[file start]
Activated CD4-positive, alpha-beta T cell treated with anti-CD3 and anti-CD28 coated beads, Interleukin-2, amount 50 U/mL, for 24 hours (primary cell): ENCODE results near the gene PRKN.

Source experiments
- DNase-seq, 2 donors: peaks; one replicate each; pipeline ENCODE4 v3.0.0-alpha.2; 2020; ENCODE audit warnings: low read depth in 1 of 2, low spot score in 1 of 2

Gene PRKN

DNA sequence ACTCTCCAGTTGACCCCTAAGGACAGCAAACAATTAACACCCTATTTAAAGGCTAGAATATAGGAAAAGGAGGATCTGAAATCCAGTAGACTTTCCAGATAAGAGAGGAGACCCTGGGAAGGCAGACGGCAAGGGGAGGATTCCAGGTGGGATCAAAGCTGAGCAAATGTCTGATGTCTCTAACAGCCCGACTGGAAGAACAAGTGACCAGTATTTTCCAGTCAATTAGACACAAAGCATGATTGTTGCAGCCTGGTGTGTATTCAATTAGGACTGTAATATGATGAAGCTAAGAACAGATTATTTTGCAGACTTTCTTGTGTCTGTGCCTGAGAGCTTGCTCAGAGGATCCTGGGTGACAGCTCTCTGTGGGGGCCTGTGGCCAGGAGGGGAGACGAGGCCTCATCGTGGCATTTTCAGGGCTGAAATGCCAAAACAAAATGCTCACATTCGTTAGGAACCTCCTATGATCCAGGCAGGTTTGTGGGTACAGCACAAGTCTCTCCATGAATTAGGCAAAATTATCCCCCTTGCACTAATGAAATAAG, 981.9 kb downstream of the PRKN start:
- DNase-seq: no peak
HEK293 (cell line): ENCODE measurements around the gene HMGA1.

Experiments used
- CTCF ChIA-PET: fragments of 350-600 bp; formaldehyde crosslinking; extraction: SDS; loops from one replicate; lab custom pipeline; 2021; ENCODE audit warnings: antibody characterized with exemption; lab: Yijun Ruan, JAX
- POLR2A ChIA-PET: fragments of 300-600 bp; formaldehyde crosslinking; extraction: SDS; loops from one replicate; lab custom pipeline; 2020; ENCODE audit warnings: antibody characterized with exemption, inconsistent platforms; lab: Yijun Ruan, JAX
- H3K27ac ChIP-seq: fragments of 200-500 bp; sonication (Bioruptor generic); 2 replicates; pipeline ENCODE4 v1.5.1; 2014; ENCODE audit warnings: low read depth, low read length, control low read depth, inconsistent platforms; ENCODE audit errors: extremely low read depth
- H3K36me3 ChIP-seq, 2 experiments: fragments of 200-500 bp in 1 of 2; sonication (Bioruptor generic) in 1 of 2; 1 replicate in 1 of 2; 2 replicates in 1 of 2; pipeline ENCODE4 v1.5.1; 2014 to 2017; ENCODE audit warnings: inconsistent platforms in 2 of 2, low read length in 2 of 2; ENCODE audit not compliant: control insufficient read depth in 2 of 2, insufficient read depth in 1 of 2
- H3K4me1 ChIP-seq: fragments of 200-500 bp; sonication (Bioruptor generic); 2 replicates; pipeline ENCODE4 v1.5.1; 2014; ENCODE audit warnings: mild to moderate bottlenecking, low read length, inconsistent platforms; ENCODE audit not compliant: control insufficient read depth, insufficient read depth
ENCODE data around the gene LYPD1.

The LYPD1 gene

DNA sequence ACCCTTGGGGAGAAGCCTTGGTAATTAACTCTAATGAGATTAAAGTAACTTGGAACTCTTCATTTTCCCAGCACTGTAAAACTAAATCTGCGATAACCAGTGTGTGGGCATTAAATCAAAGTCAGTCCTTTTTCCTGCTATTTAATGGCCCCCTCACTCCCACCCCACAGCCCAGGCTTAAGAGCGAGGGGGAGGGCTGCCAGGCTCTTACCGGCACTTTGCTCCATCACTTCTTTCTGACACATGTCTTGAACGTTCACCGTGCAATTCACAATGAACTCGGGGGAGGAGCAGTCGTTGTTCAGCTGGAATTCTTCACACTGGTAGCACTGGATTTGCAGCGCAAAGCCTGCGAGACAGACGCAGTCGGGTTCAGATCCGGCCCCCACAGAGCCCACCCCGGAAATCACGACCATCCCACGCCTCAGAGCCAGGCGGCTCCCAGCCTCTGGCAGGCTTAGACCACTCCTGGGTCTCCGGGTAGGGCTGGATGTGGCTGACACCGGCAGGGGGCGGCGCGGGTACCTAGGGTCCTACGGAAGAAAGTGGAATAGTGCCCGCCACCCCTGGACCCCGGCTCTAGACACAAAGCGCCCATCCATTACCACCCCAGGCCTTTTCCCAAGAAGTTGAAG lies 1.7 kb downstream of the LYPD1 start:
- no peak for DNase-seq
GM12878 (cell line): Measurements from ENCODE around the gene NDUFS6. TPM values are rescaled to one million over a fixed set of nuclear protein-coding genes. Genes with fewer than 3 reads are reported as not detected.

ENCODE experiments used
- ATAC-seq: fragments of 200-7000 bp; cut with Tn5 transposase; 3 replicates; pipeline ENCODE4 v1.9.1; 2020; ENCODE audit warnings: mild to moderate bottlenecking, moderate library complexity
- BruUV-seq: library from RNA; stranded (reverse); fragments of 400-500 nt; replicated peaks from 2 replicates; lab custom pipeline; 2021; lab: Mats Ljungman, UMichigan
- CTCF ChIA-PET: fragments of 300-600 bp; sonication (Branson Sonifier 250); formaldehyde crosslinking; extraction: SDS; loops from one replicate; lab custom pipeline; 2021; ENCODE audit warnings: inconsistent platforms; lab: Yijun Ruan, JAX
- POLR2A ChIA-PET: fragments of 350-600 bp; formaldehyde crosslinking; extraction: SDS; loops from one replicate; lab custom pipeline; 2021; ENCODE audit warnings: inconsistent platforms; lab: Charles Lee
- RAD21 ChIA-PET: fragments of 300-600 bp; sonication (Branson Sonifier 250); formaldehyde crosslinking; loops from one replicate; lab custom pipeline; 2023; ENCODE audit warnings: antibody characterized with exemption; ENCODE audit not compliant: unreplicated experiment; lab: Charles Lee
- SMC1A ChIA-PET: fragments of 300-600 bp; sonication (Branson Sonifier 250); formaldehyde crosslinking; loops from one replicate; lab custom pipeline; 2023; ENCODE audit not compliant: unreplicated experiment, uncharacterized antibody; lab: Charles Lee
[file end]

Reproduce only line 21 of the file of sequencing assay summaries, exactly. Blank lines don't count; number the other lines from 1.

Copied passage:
- BruUV-seq: library from RNA; stranded (reverse); fragments of 400-500 nt; replicated peaks from 2 replicates; lab custom pipeline; 2021; lab: Mats Ljungman, UMichigan